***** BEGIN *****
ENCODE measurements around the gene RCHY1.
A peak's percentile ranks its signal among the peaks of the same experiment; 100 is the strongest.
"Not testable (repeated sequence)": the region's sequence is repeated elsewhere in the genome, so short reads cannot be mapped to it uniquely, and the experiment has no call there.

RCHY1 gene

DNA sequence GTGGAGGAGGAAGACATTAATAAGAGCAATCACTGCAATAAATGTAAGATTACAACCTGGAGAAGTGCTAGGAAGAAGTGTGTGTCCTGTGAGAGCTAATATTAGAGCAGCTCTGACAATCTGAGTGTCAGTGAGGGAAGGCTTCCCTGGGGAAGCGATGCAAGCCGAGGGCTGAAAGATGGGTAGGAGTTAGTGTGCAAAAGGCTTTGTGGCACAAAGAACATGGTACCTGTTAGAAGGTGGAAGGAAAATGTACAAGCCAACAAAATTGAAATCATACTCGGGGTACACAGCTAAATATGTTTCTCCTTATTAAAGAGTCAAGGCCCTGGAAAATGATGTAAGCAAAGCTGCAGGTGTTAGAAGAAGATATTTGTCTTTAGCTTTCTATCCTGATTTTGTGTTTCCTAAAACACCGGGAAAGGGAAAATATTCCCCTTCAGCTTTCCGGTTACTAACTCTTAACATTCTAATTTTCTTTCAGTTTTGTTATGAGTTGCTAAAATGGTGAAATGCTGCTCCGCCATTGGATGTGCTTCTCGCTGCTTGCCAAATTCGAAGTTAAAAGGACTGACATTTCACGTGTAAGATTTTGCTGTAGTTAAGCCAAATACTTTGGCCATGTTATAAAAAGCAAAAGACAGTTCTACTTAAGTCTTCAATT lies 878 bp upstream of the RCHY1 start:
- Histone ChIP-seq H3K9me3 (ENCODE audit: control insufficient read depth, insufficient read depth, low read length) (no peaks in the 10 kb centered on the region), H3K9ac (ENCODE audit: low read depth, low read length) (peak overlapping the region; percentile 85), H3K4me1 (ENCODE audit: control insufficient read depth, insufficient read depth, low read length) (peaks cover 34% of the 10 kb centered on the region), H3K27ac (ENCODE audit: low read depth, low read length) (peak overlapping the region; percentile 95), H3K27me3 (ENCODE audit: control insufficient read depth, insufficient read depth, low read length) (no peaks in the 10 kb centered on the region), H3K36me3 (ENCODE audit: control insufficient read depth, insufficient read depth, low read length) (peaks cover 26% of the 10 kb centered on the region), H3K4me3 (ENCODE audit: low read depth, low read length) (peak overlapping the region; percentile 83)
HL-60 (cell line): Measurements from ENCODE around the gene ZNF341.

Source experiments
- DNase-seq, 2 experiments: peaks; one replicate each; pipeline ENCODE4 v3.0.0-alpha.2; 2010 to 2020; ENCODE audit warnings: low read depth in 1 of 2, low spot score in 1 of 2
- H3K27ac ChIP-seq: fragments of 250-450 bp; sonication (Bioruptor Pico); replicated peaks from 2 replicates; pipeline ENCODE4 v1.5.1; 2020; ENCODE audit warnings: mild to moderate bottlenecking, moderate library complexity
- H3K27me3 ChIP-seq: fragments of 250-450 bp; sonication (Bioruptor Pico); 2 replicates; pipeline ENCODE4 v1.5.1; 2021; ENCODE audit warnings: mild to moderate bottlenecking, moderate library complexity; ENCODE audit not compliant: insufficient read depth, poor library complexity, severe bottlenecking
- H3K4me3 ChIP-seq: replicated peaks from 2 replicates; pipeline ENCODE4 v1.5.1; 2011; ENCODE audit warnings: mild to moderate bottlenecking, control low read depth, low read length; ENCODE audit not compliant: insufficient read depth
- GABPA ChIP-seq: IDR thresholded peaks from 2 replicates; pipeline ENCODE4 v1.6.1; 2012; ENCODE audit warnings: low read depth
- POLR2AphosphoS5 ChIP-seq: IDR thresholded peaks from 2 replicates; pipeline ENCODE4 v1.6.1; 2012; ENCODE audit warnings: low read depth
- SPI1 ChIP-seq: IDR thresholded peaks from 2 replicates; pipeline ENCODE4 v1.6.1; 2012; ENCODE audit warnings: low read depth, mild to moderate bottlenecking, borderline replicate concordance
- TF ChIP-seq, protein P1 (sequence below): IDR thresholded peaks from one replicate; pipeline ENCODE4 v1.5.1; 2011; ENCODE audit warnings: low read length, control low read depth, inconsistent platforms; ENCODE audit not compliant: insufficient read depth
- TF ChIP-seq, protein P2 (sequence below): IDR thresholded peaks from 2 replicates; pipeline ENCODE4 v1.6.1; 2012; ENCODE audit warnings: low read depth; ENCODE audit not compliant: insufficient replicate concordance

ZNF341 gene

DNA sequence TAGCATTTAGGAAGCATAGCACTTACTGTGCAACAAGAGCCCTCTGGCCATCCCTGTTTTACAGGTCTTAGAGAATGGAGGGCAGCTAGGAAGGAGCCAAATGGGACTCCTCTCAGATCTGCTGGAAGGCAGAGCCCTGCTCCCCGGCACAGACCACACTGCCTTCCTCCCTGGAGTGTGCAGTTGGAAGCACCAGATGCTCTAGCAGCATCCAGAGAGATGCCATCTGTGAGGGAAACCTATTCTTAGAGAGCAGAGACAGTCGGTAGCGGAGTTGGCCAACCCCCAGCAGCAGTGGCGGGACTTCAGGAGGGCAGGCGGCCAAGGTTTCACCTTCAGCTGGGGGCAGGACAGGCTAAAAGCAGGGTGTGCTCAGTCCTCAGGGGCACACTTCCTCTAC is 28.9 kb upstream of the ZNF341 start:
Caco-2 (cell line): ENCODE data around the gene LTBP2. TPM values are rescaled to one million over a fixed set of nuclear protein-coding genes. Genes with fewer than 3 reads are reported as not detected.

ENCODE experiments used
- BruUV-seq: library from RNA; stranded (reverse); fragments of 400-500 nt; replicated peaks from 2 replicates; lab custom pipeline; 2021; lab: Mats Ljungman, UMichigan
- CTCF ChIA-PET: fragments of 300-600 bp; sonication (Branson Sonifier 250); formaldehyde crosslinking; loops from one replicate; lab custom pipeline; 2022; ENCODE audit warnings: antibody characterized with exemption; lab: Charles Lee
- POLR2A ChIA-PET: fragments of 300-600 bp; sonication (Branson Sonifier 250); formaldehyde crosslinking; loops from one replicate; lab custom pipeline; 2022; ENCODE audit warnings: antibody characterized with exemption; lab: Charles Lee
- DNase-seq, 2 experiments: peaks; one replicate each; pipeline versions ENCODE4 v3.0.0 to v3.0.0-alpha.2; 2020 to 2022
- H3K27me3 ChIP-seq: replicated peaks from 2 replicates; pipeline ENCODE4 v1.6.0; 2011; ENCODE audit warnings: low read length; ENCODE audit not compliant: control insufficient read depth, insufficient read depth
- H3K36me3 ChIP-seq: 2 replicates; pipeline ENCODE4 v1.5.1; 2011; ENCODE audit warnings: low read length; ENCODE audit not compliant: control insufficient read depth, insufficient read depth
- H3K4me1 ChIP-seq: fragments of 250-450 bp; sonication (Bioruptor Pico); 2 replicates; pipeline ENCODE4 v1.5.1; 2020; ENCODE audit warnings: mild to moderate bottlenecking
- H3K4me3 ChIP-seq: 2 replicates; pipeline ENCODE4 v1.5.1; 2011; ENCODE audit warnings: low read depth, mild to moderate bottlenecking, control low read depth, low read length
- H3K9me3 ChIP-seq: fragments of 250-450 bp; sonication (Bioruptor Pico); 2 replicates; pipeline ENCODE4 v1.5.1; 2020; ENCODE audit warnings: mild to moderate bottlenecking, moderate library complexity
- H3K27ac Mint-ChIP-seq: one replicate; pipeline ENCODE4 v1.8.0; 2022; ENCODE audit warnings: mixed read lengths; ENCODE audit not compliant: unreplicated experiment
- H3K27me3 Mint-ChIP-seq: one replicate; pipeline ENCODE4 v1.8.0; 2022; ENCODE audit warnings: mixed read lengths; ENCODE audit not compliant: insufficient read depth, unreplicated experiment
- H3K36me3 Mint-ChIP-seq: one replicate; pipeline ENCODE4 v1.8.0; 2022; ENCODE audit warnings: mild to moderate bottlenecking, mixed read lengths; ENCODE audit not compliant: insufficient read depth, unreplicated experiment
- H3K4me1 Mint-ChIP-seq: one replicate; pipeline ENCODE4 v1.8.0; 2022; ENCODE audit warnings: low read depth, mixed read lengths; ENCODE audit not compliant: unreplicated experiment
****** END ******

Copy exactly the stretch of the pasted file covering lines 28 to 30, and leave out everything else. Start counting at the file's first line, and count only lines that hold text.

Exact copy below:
- H3K4me1 ChIP-seq: fragments of 250-450 bp; sonication (Bioruptor Pico); 2 replicates; pipeline ENCODE4 v1.5.1; 2020; ENCODE audit warnings: mild to moderate bottlenecking
- H3K4me3 ChIP-seq: 2 replicates; pipeline ENCODE4 v1.5.1; 2011; ENCODE audit warnings: low read depth, mild to moderate bottlenecking, control low read depth, low read length
- H3K9me3 ChIP-seq: fragments of 250-450 bp; sonication (Bioruptor Pico); 2 replicates; pipeline ENCODE4 v1.5.1; 2020; ENCODE audit warnings: mild to moderate bottlenecking, moderate library complexity